Carmel Agius, the head of the UN's court for war crimes in former Yugoslavia, denied early release request filed by a wartime commander of Bosnian Serb army Radislav Krstic, who is serving a 35-year sentence for the Srebrenica genocide.
Agius is the President of the International Residual Mechanism for Criminal Tribunals (IRMCT), the court that took over the job of the International Criminal Tribunal for the Former Yugoslavia (ICTY) after it closed in December 2017.
“Having carefully reviewed the information before me, there is no indication that any compelling or exceptional circumstances exist which would justify Krstic's release before he has served the minimum number of years necessary to be considered eligible for early release. The Judges who have been consulted in the present matter agree with this assessment,” said judge Agius.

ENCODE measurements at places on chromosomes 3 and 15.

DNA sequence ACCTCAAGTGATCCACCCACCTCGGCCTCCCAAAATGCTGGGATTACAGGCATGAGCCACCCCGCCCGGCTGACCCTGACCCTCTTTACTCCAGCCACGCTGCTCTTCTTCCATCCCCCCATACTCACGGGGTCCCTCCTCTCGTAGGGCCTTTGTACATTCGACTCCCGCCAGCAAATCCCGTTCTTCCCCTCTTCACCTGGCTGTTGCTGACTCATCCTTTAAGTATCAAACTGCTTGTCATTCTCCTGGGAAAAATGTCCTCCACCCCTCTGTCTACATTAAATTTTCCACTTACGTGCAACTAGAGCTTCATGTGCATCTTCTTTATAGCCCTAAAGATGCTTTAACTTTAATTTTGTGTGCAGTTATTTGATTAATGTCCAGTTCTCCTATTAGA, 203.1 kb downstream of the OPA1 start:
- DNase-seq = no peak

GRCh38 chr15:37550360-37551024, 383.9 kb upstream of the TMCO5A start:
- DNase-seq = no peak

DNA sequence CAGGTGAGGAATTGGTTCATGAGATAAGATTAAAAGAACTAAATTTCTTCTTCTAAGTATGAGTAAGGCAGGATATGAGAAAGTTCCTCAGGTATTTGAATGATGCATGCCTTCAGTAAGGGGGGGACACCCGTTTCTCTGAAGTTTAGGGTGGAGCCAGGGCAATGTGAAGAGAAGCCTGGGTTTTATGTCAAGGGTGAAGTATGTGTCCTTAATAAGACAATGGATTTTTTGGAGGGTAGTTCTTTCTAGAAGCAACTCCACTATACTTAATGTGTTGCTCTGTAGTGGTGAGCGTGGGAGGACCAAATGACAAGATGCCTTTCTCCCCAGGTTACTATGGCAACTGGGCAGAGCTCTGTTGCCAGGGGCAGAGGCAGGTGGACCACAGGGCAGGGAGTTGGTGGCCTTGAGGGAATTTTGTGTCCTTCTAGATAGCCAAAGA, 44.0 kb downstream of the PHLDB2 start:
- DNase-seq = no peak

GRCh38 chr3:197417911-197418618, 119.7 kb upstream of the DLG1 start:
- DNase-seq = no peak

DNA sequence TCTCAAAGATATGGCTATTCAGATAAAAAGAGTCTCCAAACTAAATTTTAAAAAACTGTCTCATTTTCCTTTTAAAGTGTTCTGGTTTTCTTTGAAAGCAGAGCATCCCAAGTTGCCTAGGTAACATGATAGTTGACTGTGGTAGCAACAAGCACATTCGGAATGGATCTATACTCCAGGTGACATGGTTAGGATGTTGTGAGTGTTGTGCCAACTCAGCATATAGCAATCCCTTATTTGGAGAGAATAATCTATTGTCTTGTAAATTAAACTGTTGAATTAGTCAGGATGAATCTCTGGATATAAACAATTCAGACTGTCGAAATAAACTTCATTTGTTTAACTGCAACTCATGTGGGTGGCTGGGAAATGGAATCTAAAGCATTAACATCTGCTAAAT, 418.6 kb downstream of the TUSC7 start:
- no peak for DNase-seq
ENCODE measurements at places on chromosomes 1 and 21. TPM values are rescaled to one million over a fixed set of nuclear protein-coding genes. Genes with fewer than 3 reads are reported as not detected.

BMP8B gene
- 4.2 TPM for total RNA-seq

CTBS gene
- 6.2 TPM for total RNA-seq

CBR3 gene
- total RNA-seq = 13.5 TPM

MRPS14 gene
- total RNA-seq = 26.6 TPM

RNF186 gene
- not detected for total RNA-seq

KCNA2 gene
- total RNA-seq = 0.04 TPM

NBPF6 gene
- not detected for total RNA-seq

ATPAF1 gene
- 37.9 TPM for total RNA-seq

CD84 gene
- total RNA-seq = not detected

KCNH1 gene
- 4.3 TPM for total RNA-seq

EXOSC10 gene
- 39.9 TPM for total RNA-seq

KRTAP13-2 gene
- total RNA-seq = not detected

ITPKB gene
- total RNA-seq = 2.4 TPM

He recalled that Krstic would be eligible to considered for early release in March 2022.
Krstic was charged with playing a “leading role” in an operation which involved an attack on the UN-protected Srebrenica enclave in 1995, during the 1992-95 Bosnian war.
The shelling of Srebrenica drove the Bosnian Muslim population inhabiting the area to Potocari, a zone under the UN-protection, which saw the mass killing of about 8,000 Bosnian Muslim men in the period between 13 and 19 July 1995 and which two international courts later ruled was an act of genocide.
Although he was pronounced not guilty of genocide as a principal perpetrator, Krstic was found guilty in 2004 as an aider and abettor to genocide and sentenced to 35 years behind the bars.
He is serving the sentence in a Polish prison.